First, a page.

It was a typical Thursday night outside Cipriani Beverly Hills. A thirtysomething woman wearing diamonds and a fur coat grabbed her date’s arm as she carefully exited a black Range Rover. The date, who wore a well-tailored suit, looked straight out of a Brunello Cucinelli ad. A few feet away, a paparazzo waited for Leonardo DiCaprio to make another appearance at Cipriani, a place he is known to frequent.

The restaurant, which opened in January, is already a staple for Los Angelenos. Located just two blocks west of Rodeo Drive, Cipriani seamlessly hosts young influencers and L.A.’s older, Establishment crowd. Here, the typical Southern California uniform of sweats and sneakers is not the norm. Servers constantly refresh white linens on the table before serving dishes like baked tagliolini with ham, calf’s liver alla Veneziana, and vanilla meringue cake.

Inside Cipriani Beverly Hills.

Bringing the restaurant’s signature dishes to Beverly Hills happened when “the perfect location came along,” says Maggio Cipriani, president of Cipriani USA.

His great-grandfather, Giuseppe, opened Harry’s Bar in Venice back in 1931. Today, more than 30 Ciprianis operate around the world, from Milan to Ibiza to Abu Dhabi. One of the most beloved locations is the first Manhattan outpost, on the Upper East Side. It arrived on the scene in the 1980s and became so popular that six more Ciprianis popped up around the city.

During the pandemic, many of Manhattan’s most popular restaurants—Carbone, Cote, Rao’s, Sant Ambroeus—went south to Miami and Palm Beach. Now, it’s Los Angeles’s turn.

A paparazzo waited for Leonardo DiCaprio to make another appearance at Cipriani, a place he is known to frequent.

In October, Marea, the beloved Italian restaurant in New York’s Columbus Circle, will bring its signature dishes to Beverly Hills, just up the street from Cipriani. In Century City, Hollywood types predict that Milos, the midtown Manhattan power-lunch spot, will be all the rage with the Hollywood crowd. The Greek restaurant will go up across the street from CAA’s offices later this year.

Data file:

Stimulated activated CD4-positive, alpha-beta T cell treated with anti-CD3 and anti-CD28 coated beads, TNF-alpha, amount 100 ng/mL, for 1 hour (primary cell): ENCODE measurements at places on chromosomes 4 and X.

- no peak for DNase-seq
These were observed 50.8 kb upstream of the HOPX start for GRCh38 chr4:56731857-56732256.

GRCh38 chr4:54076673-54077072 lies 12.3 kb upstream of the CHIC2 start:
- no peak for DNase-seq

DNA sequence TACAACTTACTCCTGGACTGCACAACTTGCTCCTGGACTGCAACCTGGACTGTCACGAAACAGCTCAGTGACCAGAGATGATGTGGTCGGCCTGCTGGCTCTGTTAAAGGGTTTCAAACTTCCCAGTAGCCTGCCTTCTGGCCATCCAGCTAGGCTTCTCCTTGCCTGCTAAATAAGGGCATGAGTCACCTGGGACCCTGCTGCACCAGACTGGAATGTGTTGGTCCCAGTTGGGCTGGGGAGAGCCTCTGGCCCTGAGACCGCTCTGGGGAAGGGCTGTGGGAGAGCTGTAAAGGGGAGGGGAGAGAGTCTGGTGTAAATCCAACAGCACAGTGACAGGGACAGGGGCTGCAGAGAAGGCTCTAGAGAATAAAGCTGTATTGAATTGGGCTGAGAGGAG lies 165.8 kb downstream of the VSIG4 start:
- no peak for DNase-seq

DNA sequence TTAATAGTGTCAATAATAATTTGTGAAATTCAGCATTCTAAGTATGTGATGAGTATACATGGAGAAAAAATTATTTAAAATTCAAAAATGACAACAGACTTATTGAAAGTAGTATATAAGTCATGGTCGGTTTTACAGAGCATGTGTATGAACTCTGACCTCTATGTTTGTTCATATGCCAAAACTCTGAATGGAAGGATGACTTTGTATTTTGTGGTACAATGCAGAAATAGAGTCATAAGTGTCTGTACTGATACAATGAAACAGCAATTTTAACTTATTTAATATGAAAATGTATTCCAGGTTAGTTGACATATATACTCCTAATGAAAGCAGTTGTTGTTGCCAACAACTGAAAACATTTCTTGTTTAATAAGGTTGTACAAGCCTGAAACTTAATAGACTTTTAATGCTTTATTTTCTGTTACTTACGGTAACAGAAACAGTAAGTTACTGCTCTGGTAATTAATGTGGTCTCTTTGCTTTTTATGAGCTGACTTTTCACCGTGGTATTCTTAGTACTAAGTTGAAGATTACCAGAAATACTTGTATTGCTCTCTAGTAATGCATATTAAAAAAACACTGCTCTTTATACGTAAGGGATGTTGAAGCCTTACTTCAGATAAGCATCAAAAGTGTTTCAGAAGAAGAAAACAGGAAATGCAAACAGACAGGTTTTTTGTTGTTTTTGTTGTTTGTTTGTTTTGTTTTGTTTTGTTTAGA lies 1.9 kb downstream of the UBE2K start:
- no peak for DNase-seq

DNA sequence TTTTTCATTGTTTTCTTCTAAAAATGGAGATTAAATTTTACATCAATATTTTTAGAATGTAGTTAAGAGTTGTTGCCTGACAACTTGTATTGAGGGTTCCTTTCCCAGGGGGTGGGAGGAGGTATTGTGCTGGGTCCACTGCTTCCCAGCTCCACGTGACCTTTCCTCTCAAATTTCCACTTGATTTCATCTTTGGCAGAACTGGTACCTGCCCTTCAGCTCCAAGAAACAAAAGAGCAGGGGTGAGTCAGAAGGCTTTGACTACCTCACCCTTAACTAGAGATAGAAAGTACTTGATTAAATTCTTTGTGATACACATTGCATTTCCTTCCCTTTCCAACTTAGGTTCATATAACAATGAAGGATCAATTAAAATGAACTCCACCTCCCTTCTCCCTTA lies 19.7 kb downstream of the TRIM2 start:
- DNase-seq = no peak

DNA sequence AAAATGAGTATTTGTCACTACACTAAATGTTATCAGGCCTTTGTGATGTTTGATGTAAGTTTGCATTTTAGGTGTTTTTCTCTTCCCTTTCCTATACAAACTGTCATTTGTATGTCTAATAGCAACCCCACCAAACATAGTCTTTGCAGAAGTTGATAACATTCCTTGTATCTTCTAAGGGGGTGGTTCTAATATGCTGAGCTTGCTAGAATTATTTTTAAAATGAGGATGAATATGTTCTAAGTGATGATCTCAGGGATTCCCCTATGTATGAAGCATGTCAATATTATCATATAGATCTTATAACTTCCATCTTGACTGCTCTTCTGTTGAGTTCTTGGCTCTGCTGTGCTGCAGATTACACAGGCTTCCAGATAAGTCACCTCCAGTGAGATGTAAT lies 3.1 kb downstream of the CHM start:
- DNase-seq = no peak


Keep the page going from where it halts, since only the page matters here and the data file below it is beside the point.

Cipriani’s calf’s liver alla Veneziana.

The chef Daniel Boulud, who has colonized New York City with various restaurants, cafés, and a Centurion Lounge for black American Express cardholders, will bring Café Boulud, his French fine-dining spot, to the Mandarin Oriental Residences in Beverly Hills this fall. Boulud first considered the idea of a Los Angeles restaurant a decade ago, while filming After Hours with Daniel Boulud, a TV show about chefs around the country. “I spent two weeks cooking, eating, and drinking with local chefs and friends in L.A., and I really enjoyed my time there,” says Boulud. “I always thought that maybe one day I could have a restaurant in L.A. I knew it was meant to be. ”

“The addition of these restaurants makes you feel like you’re in New York or Europe,” says John Burnham, an Atlas Artists agent whose clients include Woody Allen, William H. Macy, and Rob Reiner. While he looks forward to the new options, he will keep regular spots—E. Baldi and Mr. Chow—in rotation.

A rendering of Marea’s Beverly Hills outpost, which will open in October.

Several New York City haunts already on the scene are thriving in Los Angeles. There’s the Greek restaurant Avra, the Brooklyn pizzeria Roberta’s, and Dante, the West Village Italian café and cocktail spot. In November 2020, NoHo’s Prince Street Pizza brought its Sicilian slices to Sunset Boulevard, in West Hollywood, after testing out the market with a pop-up. “People were waiting three hours to get a slice. It was easy to see Los Angeles needed an authentic New York pizzeria,” says Lawrence Longo, a partner in Prince Street.

Now, Prince Street has six locations throughout Los Angeles, from Malibu to Pasadena. To make the pizza, they have a water machine that mimics the minerals found in New York City’s tap water, which chefs often credit for the quality of pizzas and bagels. For the cheese, they haul it from the East Coast in a refrigerated truck.

Dante’s Los Angeles restaurant is in the Maybourne Beverly Hills, just off Rodeo Drive.

“I love that some of my favorite places from the city are coming west,” says screenwriter Joyce Chang, an East Coast transplant. “Los Angeles and New York are very different food cities.” After all, Los Angeles is known more for its picky-modification-requesting patrons. Many popular restaurants—such as Craig’s, the Ivy, and Mastro’s—have had to adjust their menus by adding everything from vegan crab cakes to gluten-free pasta.

Some wonder if all these new spots will accommodate the demands of West Coast diners. That said, a century ago, Cipriani invented carpaccio for a countess who would only eat raw meat. It can’t be long before a vegan version appears on its Beverly Hills menu.

Susan Campos is a Los Angeles–based journalist and a former anchor for the Today show